"Yes? When I return?" Lucinda pressed into George and gazed up into his face, a teasing smile on her lips.

  "You'll have the most beautiful, most magnificent, granite home in California. It will be grander than any home in Sacramento. It will be a home worthy of the name LuciArno."

  George had a deep, passionate streak that most people didn't know about. It was this underlying passion that drove him to create and accomplish.

  A lump formed in Lucinda's throat, and she couldn't answer at first. She swallowed. When she spoke, emotion made her voice thick like molasses. "I do love that name, LuciArno. It sounds like the two of us entwined."

  "It sounds like our home." George put his arm around her waist and kissed her. His lips tasted sweet, like the lavender and anise biscuits they'd eaten before coming up the hillside. Lucinda melted into the kiss.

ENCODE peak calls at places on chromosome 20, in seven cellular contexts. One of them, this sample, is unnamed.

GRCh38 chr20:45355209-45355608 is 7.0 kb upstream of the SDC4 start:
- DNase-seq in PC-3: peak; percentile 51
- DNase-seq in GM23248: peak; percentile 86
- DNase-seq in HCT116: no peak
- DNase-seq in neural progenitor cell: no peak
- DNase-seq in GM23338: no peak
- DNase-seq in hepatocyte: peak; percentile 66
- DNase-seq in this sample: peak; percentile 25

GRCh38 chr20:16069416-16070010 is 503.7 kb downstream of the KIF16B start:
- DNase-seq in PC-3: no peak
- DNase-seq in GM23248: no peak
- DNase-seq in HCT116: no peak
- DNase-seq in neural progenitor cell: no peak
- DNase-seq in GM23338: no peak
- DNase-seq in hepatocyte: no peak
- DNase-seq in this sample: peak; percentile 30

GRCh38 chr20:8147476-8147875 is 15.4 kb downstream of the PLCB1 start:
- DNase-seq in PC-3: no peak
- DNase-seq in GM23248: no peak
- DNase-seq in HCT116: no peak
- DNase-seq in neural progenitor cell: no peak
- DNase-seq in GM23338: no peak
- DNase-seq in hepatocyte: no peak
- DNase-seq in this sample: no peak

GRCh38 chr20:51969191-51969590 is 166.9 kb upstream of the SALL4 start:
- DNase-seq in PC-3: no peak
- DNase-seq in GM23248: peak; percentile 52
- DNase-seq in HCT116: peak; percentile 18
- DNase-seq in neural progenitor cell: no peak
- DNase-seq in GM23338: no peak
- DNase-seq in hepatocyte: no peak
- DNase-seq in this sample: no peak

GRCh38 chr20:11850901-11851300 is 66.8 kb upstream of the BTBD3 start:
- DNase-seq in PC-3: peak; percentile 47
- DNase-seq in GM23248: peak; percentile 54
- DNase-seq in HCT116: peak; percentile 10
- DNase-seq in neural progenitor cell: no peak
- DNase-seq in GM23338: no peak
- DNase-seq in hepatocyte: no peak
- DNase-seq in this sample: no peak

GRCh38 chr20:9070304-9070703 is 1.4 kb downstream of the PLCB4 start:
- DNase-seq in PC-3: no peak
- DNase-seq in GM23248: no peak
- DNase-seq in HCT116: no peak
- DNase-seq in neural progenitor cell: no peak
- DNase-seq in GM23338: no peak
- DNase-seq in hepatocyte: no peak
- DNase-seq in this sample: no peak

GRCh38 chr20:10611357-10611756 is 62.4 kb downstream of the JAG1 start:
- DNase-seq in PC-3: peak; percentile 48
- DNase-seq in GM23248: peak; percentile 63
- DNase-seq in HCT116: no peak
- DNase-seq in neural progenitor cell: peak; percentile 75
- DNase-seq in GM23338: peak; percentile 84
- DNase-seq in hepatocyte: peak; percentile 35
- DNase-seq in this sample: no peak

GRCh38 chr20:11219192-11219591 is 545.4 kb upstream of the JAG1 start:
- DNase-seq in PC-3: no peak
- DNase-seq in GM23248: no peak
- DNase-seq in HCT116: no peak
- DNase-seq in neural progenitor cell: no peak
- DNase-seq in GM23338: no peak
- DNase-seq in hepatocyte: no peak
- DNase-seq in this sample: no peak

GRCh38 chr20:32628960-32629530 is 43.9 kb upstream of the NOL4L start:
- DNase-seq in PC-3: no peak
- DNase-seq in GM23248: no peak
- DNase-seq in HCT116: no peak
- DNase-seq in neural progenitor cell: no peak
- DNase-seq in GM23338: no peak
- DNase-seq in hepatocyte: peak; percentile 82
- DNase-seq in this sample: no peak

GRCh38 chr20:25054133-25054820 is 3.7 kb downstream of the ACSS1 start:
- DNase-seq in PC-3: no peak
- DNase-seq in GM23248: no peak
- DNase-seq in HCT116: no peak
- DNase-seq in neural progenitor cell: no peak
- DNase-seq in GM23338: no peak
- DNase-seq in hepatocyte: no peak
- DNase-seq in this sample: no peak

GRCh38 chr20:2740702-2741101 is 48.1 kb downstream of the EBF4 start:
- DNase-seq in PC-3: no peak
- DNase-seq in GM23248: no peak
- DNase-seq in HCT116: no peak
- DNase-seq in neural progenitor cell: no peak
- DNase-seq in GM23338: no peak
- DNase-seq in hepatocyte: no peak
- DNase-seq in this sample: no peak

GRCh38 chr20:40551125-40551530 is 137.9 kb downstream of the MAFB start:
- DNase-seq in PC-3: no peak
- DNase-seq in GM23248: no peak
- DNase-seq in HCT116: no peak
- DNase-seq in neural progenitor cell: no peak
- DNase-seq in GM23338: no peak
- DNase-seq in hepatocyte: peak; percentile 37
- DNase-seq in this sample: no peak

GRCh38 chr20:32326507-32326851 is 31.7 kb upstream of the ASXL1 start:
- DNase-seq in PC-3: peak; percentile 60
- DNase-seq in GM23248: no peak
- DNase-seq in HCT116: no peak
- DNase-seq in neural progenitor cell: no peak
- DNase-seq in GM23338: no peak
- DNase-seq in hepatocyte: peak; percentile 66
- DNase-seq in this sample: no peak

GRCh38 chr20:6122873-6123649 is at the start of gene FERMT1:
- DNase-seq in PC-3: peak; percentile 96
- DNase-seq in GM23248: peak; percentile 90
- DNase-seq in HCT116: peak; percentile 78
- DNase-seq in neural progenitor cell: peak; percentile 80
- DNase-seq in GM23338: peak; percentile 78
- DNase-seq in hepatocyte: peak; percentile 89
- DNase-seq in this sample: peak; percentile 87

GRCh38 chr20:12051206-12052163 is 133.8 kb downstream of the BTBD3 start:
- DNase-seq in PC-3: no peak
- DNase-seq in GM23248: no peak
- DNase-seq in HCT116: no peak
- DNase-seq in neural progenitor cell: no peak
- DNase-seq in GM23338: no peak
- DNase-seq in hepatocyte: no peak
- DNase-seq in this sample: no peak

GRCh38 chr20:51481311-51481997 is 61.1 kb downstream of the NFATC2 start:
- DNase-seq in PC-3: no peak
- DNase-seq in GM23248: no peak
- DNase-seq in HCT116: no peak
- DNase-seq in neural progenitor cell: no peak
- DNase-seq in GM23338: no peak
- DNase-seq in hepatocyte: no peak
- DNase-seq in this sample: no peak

A hawk flew overhead, in a sky clear enough to crisp like an ice sheet, casting its shadow across the two lovers. In the brush beyond the trees, Lucinda heard a creature lumbering for cover.

  "This is my dream come true. I'm the luckiest man on earth." George turned to the trees bordering the field where they stood. He cupped his hands and shouted. "Did you hear that, world? I'm marrying the most beautiful woman alive."

  Lucinda laughed and cupped her hands. "I'm marrying the best man in the world." Their cries echoed off a nearby granite outcropping and startled a covey of quail out from behind a scrubby bush. The mother peeped at her babies to follow her into a gully as they scurried away, crests bouncing.

  George wrapped his arms around her and they took in the scenery together. "I love this land, Lucinda. There is an abundance of everything a man needs to create a good life right here."